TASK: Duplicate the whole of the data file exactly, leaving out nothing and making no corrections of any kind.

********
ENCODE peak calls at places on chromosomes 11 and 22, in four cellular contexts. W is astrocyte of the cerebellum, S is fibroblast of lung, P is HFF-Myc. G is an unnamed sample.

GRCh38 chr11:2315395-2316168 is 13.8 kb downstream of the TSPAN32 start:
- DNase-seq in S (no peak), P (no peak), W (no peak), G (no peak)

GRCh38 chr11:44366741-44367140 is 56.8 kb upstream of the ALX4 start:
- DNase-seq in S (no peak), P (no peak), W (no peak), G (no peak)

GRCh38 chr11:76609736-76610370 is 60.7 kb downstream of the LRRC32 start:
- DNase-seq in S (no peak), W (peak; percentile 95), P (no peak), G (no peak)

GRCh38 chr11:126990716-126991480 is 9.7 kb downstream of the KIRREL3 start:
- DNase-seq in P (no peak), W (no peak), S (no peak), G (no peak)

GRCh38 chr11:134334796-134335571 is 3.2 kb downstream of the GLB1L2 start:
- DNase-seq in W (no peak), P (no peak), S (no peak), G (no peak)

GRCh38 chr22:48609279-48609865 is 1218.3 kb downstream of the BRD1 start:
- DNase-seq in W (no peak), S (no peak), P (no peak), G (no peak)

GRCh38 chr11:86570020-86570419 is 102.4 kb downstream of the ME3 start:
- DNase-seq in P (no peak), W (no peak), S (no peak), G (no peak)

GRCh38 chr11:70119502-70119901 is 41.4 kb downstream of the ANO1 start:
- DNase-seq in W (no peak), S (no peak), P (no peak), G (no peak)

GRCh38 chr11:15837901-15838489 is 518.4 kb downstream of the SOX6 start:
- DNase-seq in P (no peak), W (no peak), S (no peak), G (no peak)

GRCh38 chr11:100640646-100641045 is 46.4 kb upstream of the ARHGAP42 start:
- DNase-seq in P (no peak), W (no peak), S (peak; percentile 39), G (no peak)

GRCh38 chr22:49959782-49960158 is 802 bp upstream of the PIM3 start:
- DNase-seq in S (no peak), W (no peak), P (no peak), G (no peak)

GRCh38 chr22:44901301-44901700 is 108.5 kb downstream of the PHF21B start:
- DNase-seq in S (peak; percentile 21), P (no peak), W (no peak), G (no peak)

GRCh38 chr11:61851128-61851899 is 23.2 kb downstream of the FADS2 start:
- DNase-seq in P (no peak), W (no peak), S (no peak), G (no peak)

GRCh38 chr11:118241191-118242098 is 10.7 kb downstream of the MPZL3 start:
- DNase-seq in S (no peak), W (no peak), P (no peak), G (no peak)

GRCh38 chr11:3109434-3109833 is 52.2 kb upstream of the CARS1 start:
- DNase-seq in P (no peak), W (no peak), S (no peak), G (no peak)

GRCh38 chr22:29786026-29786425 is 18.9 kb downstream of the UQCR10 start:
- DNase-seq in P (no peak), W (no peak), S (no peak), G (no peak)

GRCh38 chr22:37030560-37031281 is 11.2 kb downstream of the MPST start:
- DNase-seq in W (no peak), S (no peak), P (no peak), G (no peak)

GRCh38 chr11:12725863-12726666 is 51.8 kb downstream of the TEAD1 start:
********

ENCODE peak calls at places on chromosomes 11 and 22, in four cellular contexts. W is astrocyte of the cerebellum, S is fibroblast of lung, P is HFF-Myc. G is an unnamed sample.

GRCh38 chr11:2315395-2316168 is 13.8 kb downstream of the TSPAN32 start:
- DNase-seq in S (no peak), P (no peak), W (no peak), G (no peak)

GRCh38 chr11:44366741-44367140 is 56.8 kb upstream of the ALX4 start:
- DNase-seq in S (no peak), P (no peak), W (no peak), G (no peak)

GRCh38 chr11:76609736-76610370 is 60.7 kb downstream of the LRRC32 start:
- DNase-seq in S (no peak), W (peak; percentile 95), P (no peak), G (no peak)

GRCh38 chr11:126990716-126991480 is 9.7 kb downstream of the KIRREL3 start:
- DNase-seq in P (no peak), W (no peak), S (no peak), G (no peak)

GRCh38 chr11:134334796-134335571 is 3.2 kb downstream of the GLB1L2 start:
- DNase-seq in W (no peak), P (no peak), S (no peak), G (no peak)

GRCh38 chr22:48609279-48609865 is 1218.3 kb downstream of the BRD1 start:
- DNase-seq in W (no peak), S (no peak), P (no peak), G (no peak)

GRCh38 chr11:86570020-86570419 is 102.4 kb downstream of the ME3 start:
- DNase-seq in P (no peak), W (no peak), S (no peak), G (no peak)

GRCh38 chr11:70119502-70119901 is 41.4 kb downstream of the ANO1 start:
- DNase-seq in W (no peak), S (no peak), P (no peak), G (no peak)

GRCh38 chr11:15837901-15838489 is 518.4 kb downstream of the SOX6 start:
- DNase-seq in P (no peak), W (no peak), S (no peak), G (no peak)

GRCh38 chr11:100640646-100641045 is 46.4 kb upstream of the ARHGAP42 start:
- DNase-seq in P (no peak), W (no peak), S (peak; percentile 39), G (no peak)

GRCh38 chr22:49959782-49960158 is 802 bp upstream of the PIM3 start:
- DNase-seq in S (no peak), W (no peak), P (no peak), G (no peak)

GRCh38 chr22:44901301-44901700 is 108.5 kb downstream of the PHF21B start:
- DNase-seq in S (peak; percentile 21), P (no peak), W (no peak), G (no peak)

GRCh38 chr11:61851128-61851899 is 23.2 kb downstream of the FADS2 start:
- DNase-seq in P (no peak), W (no peak), S (no peak), G (no peak)

GRCh38 chr11:118241191-118242098 is 10.7 kb downstream of the MPZL3 start:
- DNase-seq in S (no peak), W (no peak), P (no peak), G (no peak)

GRCh38 chr11:3109434-3109833 is 52.2 kb upstream of the CARS1 start:
- DNase-seq in P (no peak), W (no peak), S (no peak), G (no peak)

GRCh38 chr22:29786026-29786425 is 18.9 kb downstream of the UQCR10 start:
- DNase-seq in P (no peak), W (no peak), S (no peak), G (no peak)

GRCh38 chr22:37030560-37031281 is 11.2 kb downstream of the MPST start:
- DNase-seq in W (no peak), S (no peak), P (no peak), G (no peak)

GRCh38 chr11:12725863-12726666 is 51.8 kb downstream of the TEAD1 start: